Update, July 28: Renters in Alameda County are protected from eviction until at least 2021. Following in Oakland’s footsteps, the county Board of Supervisors extended its moratorium until Dec. 31, or 60 days after the state of emergency is lifted, whichever is later.
Update, July 21: The Oakland City Council has extended the city’s eviction moratorium, following Alameda County’s extension of its own ordinance last week. Oakland officials went further, declaring a moratorium on evictions until the council lifts the local state of emergency, whereas the county’s moratorium will end on September 30, likely sooner. The two ordinances are similar, but Oakland can opt out of the county’s in cases when its own law is found to have stronger tenant protections.
Original story, July 17: A new extension of Alameda County’s eviction moratorium makes it illegal for landlords to kick tenants out of their homes for almost any reason until October.
The county Board of Supervisors’ Tuesday vote doesn’t just take evictions off the table until the fall. It also prevents landlords from ever evicting a tenant who didn’t pay rent between March 24 and September 30, to account for income loss during the pandemic. Tenants have a year to pay back that rent from the time it was due. If that doesn’t happen, the property owner can take them to court to collect the money. But the debt can never be used as a reason for eviction.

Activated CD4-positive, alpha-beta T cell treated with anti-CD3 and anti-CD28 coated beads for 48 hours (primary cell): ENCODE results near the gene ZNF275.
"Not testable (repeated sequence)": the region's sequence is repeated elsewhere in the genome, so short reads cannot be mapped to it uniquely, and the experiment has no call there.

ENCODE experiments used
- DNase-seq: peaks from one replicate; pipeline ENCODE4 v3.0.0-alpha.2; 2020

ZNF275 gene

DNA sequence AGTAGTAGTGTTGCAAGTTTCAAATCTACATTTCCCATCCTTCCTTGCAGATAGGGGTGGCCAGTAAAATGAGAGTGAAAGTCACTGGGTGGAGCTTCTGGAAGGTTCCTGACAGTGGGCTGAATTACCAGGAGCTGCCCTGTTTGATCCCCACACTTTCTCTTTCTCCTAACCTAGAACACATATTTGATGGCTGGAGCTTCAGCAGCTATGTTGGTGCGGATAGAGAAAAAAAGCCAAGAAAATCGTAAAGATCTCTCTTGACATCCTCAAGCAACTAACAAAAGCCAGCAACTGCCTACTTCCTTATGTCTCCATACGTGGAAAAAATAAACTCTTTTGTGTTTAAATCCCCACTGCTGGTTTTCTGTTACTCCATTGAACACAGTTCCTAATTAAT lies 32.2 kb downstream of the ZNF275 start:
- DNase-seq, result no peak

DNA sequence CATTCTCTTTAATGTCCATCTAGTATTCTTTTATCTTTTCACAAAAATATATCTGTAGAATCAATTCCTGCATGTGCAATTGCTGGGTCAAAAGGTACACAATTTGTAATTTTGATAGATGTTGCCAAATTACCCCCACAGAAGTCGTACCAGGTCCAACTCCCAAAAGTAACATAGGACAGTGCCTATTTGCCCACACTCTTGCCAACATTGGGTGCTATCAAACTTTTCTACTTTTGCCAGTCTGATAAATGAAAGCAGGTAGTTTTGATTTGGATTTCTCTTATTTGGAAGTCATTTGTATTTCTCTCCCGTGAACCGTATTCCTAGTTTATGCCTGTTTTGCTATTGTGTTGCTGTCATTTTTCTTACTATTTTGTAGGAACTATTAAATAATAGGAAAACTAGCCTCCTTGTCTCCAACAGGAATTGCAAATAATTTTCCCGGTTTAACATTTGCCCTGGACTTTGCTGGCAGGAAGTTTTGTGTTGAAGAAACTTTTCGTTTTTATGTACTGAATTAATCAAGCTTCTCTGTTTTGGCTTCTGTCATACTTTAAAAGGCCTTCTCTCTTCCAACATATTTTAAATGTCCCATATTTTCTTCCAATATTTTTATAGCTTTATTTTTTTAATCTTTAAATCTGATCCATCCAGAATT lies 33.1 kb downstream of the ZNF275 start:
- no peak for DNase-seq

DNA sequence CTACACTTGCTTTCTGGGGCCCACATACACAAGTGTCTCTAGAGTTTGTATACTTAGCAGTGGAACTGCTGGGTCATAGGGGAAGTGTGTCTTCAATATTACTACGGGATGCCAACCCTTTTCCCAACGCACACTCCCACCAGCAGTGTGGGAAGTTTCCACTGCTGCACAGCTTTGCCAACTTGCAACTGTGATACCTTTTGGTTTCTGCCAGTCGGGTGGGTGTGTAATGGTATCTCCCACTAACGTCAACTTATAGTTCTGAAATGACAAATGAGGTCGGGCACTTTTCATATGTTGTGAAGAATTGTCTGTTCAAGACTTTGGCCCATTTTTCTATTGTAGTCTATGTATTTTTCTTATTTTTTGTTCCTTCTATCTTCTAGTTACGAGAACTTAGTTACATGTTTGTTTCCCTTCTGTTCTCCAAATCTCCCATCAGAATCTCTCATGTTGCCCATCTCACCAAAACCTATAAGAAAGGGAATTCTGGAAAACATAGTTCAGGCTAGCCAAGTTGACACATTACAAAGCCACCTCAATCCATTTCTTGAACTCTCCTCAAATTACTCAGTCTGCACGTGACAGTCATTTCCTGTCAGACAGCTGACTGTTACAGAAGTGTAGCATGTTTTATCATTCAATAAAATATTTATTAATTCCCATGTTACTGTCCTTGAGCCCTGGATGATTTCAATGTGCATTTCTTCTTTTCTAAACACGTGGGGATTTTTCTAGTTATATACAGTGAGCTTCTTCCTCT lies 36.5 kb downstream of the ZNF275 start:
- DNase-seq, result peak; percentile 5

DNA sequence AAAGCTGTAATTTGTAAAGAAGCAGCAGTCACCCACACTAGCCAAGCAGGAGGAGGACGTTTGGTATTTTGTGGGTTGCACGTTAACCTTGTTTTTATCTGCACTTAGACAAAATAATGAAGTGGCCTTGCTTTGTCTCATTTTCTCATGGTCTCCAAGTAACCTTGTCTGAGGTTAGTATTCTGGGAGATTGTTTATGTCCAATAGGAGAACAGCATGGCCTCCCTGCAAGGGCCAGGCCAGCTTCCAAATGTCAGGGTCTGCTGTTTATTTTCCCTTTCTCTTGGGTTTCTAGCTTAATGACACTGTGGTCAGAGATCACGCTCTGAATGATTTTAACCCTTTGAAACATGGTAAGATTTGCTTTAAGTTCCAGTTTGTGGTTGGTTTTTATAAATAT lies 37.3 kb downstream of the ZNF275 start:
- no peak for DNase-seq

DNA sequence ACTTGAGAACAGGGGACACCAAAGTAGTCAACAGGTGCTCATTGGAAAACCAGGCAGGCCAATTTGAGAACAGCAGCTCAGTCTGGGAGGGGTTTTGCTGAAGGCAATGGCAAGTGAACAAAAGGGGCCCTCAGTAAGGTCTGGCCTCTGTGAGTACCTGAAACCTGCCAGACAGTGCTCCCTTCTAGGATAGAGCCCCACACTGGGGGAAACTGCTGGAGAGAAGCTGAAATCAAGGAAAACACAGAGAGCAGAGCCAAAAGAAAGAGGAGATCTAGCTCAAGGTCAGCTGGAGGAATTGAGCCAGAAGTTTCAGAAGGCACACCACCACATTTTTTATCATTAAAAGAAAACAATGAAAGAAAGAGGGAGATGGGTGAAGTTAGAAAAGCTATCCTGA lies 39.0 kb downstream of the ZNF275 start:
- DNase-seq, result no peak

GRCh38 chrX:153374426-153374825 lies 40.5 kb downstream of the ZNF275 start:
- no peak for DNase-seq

Alameda County first adopted an “urgency” eviction moratorium in late March, then updated and extended it in April. That ordinance, considered one of the strongest tenant protection measures in the state, was set to expire July 20. In a pair of 3-0 votes in June and again Tuesday, supervisors passed an official law, extending the policy until September 30 and retroactively applying all the current rules to March.
“This was a pretty hard-fought battle,” said Reetu Mody, managing attorney with Centro Legal de la Raza. “There’s a sense of relief. People were really freaking out about, ‘How am I going to pay August rent? And as COVID cases are surging, am I going to end up out on the streets with my whole family?’”